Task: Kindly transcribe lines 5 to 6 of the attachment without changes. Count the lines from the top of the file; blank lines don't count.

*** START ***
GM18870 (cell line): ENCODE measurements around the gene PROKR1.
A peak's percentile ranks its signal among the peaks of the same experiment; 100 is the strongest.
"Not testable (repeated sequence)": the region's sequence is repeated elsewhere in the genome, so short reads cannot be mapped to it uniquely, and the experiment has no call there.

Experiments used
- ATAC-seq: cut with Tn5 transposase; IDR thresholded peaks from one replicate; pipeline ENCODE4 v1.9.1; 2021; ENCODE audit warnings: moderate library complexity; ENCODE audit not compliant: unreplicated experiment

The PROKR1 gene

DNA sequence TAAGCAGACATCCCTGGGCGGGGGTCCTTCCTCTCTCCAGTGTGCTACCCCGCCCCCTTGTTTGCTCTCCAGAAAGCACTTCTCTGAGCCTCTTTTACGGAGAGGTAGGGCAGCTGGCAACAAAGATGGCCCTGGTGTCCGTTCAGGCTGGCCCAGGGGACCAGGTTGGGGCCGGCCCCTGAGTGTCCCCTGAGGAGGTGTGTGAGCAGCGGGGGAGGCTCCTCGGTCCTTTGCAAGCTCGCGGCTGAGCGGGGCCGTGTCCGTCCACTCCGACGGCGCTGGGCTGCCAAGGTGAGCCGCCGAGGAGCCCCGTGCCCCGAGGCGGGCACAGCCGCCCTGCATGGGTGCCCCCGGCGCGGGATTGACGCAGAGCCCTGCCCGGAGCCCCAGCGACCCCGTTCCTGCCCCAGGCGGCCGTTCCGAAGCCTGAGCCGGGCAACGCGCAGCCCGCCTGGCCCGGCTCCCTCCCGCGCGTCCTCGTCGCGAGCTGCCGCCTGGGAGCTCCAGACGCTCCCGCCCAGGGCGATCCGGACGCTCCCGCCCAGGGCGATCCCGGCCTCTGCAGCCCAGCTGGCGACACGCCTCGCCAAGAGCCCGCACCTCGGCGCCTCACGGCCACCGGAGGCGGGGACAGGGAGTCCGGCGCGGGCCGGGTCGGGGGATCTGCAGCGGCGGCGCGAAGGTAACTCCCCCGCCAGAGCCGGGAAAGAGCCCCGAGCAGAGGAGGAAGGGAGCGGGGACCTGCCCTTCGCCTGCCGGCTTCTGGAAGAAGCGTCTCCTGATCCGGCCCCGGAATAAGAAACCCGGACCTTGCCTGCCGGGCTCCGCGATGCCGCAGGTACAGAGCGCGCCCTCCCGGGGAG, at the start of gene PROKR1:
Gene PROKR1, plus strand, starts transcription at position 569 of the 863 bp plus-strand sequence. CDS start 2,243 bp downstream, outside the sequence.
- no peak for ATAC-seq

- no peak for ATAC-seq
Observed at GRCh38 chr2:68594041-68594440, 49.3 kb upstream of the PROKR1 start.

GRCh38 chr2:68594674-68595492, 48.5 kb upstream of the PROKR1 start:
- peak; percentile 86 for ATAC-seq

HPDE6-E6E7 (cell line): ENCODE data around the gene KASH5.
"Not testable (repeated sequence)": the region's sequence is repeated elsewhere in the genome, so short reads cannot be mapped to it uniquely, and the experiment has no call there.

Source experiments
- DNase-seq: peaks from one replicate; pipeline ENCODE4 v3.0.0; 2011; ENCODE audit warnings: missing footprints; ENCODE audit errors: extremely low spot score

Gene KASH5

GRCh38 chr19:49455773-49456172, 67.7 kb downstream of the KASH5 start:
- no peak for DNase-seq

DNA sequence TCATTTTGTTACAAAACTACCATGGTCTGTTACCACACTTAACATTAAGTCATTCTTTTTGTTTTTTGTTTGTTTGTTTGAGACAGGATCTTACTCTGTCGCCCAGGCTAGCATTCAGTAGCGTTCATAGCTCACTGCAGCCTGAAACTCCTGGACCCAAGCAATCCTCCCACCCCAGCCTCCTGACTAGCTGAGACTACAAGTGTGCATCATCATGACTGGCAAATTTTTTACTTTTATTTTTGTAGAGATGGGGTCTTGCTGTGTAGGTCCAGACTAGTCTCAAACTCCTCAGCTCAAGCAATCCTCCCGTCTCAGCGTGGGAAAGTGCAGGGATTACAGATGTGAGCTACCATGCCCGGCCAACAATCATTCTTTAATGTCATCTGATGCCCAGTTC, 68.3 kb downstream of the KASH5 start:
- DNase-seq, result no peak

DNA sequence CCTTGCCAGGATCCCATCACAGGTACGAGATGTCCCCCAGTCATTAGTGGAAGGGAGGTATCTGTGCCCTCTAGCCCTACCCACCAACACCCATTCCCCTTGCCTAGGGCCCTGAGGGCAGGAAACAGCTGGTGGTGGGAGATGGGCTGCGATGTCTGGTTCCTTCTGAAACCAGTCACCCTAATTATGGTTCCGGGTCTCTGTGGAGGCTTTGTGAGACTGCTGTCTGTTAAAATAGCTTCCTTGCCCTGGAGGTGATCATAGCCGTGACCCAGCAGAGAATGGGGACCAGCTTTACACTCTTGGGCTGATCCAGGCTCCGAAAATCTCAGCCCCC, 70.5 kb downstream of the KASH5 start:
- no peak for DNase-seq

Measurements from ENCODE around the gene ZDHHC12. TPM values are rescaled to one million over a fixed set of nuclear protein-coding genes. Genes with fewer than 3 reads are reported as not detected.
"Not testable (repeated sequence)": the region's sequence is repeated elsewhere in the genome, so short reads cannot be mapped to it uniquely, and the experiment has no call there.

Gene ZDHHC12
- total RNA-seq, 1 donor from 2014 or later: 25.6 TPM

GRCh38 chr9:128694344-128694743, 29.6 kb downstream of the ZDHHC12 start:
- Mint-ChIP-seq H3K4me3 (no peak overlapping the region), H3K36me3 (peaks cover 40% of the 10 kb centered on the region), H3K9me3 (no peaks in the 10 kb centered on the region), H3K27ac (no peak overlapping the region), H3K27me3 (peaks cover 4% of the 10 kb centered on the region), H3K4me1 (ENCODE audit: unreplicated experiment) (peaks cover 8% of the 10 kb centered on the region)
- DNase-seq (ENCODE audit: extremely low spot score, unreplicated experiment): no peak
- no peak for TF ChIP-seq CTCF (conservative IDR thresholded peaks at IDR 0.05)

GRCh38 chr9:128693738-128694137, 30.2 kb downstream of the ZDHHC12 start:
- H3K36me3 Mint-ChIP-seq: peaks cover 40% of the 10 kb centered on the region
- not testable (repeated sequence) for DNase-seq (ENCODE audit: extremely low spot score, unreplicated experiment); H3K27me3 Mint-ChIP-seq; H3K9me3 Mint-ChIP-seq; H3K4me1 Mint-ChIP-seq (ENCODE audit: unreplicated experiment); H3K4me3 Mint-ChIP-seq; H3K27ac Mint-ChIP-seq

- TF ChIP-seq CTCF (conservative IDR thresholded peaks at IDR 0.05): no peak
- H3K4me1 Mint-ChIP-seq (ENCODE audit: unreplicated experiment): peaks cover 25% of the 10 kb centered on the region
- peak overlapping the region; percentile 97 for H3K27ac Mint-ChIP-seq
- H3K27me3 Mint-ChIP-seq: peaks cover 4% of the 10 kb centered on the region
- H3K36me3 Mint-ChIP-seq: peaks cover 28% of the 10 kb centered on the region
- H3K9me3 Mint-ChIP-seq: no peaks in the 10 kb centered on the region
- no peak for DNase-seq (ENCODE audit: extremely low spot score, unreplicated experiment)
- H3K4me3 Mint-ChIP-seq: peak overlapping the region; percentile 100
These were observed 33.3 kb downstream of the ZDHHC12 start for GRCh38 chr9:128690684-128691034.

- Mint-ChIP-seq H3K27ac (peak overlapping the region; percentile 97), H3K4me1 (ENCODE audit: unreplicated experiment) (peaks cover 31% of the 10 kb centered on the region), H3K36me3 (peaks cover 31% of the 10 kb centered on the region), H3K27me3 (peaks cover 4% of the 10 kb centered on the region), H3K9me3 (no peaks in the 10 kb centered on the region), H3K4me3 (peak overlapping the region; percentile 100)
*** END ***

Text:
- ATAC-seq: cut with Tn5 transposase; IDR thresholded peaks from one replicate; pipeline ENCODE4 v1.9.1; 2021; ENCODE audit warnings: moderate library complexity; ENCODE audit not compliant: unreplicated experiment

The PROKR1 gene